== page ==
diagnostic codes are usefull, but as you have found, does not make
experienced engineers redundant.  Unfortunately many garages do not
understand this, and take diagnostic codes as gospel, replacing sensors that
are operating perfectly well and charging the customer for their lack of
experience.

Mike

=======================================================================
This e-mail is intended for the person it is addressed to only. The
information contained in it may be confidential and/or protected by
law. If you are not the intended recipient of this message, you must
not make any use of this information, or copy or show it to any
person. Please contact us immediately to tell us that you have
received this e-mail, and return the original to us. Any use,
forwarding, printing or copying of this message is strictly prohibited.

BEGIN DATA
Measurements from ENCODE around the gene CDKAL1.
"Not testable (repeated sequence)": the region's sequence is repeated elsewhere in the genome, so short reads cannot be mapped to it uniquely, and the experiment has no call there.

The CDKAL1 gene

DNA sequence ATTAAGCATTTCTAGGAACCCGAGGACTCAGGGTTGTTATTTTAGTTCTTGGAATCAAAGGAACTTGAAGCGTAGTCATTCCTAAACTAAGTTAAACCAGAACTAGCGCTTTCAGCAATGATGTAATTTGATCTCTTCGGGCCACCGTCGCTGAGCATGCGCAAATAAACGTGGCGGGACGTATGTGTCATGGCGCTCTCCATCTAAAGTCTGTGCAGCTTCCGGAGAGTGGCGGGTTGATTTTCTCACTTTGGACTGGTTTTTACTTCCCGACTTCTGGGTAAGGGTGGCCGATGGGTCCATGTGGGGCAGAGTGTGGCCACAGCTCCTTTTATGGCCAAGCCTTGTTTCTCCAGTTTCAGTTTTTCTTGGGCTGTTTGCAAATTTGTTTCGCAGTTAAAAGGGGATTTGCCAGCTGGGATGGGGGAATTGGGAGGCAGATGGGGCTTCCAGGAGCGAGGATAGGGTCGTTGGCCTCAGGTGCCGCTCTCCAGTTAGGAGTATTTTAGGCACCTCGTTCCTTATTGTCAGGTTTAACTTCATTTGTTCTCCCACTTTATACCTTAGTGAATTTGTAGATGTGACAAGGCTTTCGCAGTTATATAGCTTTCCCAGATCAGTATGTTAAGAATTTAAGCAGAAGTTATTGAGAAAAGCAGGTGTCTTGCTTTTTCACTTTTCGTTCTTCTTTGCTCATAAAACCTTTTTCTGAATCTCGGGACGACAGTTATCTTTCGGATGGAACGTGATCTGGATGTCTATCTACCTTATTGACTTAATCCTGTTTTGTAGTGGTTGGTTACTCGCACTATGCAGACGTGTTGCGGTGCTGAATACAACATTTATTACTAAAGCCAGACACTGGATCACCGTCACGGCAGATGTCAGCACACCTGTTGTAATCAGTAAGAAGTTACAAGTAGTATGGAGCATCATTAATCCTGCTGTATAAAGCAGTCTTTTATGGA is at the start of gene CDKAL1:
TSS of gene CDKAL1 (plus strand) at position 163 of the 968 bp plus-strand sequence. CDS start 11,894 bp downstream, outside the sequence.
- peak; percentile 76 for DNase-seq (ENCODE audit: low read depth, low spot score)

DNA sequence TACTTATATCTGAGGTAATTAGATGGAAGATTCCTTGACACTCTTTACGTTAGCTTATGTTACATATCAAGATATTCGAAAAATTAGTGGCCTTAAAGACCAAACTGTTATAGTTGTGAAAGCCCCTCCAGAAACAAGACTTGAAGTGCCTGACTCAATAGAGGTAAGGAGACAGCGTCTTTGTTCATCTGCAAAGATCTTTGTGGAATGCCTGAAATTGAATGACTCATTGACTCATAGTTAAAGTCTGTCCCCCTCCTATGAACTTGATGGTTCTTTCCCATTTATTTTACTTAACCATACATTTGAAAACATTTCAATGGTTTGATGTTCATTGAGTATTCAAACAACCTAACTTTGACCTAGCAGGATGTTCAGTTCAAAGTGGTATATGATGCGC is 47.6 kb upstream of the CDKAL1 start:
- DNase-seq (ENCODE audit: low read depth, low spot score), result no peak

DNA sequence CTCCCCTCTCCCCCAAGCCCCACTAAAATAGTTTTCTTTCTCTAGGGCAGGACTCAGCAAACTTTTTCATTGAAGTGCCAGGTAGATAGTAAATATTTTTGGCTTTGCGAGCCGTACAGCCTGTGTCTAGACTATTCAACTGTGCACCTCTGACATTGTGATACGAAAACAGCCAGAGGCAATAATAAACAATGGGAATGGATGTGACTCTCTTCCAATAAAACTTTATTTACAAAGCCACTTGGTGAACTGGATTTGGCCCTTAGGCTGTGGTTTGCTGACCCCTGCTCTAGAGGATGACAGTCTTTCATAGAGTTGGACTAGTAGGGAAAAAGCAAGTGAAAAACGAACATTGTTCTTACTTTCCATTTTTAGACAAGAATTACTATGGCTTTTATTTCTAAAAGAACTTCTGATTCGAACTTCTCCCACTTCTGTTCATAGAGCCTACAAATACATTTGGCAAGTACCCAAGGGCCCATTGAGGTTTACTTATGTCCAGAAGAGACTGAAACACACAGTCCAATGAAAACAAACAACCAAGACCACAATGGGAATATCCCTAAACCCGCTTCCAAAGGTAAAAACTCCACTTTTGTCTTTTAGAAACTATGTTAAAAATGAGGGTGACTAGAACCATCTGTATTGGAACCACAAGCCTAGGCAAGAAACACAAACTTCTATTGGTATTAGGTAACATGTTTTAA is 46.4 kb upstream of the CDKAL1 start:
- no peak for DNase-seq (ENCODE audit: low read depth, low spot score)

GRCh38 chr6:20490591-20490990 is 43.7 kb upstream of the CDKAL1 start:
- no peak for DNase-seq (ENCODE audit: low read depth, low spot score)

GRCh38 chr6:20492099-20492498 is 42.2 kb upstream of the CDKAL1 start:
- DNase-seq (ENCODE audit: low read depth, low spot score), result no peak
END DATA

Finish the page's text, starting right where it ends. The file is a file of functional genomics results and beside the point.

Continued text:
No part of this message can be considered a request for goods or
services.
=======================================================================
____________________________________________

2004\10\19@044238 by Attila Muhi

flavicon
face
It seems to be just as complicated as I thought it was :-)

At first I called the MB representative to ask for advice, they just said: "We can trace the fault if you come to us, there's no other way to go..." I could hear their big smiles along the phone line, guess they were thinking of the bill I would receive....

I think I should measure the resistance of the sensors first.... And the attack the diagnostic plug with a scope, just to see what's inside.. But there are 16 pins ....


I found a forum btw, someone posted an address here, I'll search that one as well.....


cheers

Attila - SM4RAN
______________________________________________________

Gratis visitkort - klicka här !